homepage logo

Rx for disposal

By Staff | Apr 23, 2013

The sixth National Prescription Drug Take-Back Day is set for Saturday.

Hosted by the Drug Enforcement Administration, in conjunction with local, state and tribal law enforcement agencies, the event provides the public with the chance to safely dispose of unwanted, unused and expired medication.

Residents can drop off items from 10 a.m. to 2 p.m. at participating collection site locations. To find a collection site, call (800) 882-9539, or visit: www.deadiver-sion.usdoj.gov then click on the “Got Drugs?” link.

Since the initiative’s start, two events have been held each year.

“This is the first year that we’re not participating,” Lt. Todd Sizemore, spokesman for the Cape Coral Police Department, said Tuesday.

In August, the agency installed a standing collection bin in its lobby.

“That way people don’t want to wait for amnesty day or Drug Take-Back Day,” he said. “We have a bin in our lobby for people to use every day.”

Sizemore called National Pre-scription Drug Take-Back Day a “great thing,” but said the events are difficult to staff and require a lot of personnel. People may also get tired of waiting and improperly dispose of their medications.

“There’s a danger in stockpiling them, in waiting for the day,” he said.

Medications should never be thrown in the trash or flushed down the toilet.

“When you don’t have to wait (for an event), it’s better,” Sizemore said.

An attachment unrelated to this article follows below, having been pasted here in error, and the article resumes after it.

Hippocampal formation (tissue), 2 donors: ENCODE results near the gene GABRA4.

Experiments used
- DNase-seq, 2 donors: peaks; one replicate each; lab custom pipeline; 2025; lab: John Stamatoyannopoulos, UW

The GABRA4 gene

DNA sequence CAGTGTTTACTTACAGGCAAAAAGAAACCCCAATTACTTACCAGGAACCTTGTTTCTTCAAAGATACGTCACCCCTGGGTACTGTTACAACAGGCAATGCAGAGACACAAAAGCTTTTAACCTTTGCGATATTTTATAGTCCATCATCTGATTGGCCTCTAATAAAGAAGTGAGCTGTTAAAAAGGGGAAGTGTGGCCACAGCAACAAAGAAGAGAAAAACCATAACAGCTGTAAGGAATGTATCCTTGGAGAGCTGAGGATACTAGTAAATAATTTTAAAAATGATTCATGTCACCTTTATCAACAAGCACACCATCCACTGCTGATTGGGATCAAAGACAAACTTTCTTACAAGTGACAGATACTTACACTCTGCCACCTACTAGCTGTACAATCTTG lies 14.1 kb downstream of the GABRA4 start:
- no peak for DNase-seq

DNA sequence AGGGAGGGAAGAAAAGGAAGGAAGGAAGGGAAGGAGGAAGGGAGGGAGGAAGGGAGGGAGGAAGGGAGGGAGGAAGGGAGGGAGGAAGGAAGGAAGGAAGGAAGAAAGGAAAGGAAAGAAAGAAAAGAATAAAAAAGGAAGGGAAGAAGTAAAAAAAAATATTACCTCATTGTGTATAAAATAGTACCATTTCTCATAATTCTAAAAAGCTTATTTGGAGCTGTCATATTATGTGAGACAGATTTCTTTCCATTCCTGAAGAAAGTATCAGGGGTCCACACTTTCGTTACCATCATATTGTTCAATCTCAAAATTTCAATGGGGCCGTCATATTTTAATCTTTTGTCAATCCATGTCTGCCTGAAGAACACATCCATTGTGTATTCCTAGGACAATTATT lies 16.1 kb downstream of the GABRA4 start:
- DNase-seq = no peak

The CCPD’s lobby is open seven days a week from 7 a.m. to 10 p.m.

Residents can drop off their medications anonymously in the collection bin. Sizemore reported that the bin resembles a “big green post office box.”

“There’s directions right on it. There’s pictures,” he said. “It’s very easy.”

Prescription and over-the-counter medications, patches, ointments, vitamins, samples and even some pet medications can be placed in the bin. Bottle labels that contain any personal information can be removed.

Needles, syringes, inhalers and aerosol cans are not accepted.

“It’s really about convenience and giving people a safe option to drop off,” Sizemore said.

The bin is emptied every week.

“We log it, account for it and destroy it,” he said of the deposits.

As of Tuesday, the Fort Myers Police Department and Lee County Port Authority Police Department were signed up to participate Saturday.

According to the DEA, approximately 244 tons – 488,395 pounds – of prescription medications were collected nationwide in the last event. More than 2 million pounds – about 1,018 tons – since the initiative’s start.

The service is free and anonymous – no questions asked.

A 2011 national survey found that more than six million Americans abuse prescription drugs.

More than 70 percent of pain reliever abusers got them through friends and relatives, including raiding the family medicine cabinet.

The Cape Coral Police Department is at 1100 Cultural Park Blvd.